The Sand Box
David Zimmerman
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Buy *The Sand Box* by David Zimmerman online

The Sand Box
David Zimmerman
Soho Press
368 pages
April 2010
rated 4 1/2 of 5 possible stars

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David Zimmerman has crafted a remarkable and memorable novel about life in the Iraqi desert. The brilliant pacing of the plot is not hindered by character development, and vice-versa. The writing is so effective that readers might feel grit in their teeth during the descriptions of the sandstorms and feel the tacky texture of blood during the scenes of attack.

The Sand Box starts with a bang - literally. Private Durrant, a good-hearted but good-for-nothing kid from Georgia, and his fellow soldiers are blasted while driving their Humvees through the vast expanse of Iraq. Though he is your basic infantryman fighting a war he doesn’t believe in, Durrant doesn’t let his politics get him down: he’s there to do a job. To stay focused, he sets aside his views and files away images of gore for future nightmares once he gets back home.

In the ‘war on terror,’ there is often a gray area between those who can be trusted and those who cannot, so it is not a stretch for Durrant to begin to suspect corruption within his unit and the former Iraqi fort that is now his base. A series of bizarre events lead Durrant, and some of his cohorts, to discover traitors are in the midst - and the high crimes he believes took place were perpetrated by some very high-ranking officers.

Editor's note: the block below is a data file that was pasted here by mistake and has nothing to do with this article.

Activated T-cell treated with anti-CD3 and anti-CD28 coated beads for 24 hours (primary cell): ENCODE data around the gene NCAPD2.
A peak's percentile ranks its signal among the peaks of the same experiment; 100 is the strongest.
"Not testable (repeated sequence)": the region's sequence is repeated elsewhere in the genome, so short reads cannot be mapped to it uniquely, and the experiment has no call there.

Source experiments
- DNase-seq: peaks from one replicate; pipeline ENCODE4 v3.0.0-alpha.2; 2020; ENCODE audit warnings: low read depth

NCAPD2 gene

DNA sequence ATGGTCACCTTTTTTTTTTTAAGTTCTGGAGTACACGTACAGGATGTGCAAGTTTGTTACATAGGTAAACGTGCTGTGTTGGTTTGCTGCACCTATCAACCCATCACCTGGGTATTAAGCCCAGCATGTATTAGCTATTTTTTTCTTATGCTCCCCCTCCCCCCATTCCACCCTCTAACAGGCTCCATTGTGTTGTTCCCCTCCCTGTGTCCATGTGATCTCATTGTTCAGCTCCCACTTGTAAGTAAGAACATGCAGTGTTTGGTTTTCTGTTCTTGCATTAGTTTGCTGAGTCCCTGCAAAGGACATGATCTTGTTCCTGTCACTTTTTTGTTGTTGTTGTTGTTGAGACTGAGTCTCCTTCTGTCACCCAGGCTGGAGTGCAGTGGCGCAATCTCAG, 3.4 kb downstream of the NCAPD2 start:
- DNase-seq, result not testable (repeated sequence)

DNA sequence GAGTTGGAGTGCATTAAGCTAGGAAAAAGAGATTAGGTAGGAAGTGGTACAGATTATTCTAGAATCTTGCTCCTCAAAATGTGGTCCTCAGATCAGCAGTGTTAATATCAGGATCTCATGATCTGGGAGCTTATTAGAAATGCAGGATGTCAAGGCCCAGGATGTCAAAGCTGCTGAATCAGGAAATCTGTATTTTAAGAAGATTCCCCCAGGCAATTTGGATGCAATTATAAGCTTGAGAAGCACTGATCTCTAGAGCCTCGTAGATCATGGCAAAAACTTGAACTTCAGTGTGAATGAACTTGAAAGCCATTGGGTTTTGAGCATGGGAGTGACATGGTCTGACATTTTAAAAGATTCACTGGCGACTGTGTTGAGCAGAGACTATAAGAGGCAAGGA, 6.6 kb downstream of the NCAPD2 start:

Zimmerman’s storyline takes place over a matter of a few days, which makes the chapters fly by. The reader is taken for a ride with the overtired and under-supplied men fighting in the sandbox known as Iraq. As more novels about the war are published, The Sand Box will quickly stand up, demand attention, and set the standard for the genre.

Pros: Frank dialog and descriptors make the action feel real, too real; plot reads like a spy thriller but with much more authenticity and believability; edge of your seat sensation continues until the last paragraph, literally.

Cons: There is one recurring metaphor that gets a little sappy at times.

Bottom Line: Zimmerman’s novel reminds you, with spine-tingling prose, to keep your friends close and your enemies closer. Highly Recommended.

Originally published on Curled Up With A Good Book at © Mike O'Lenick, 2010

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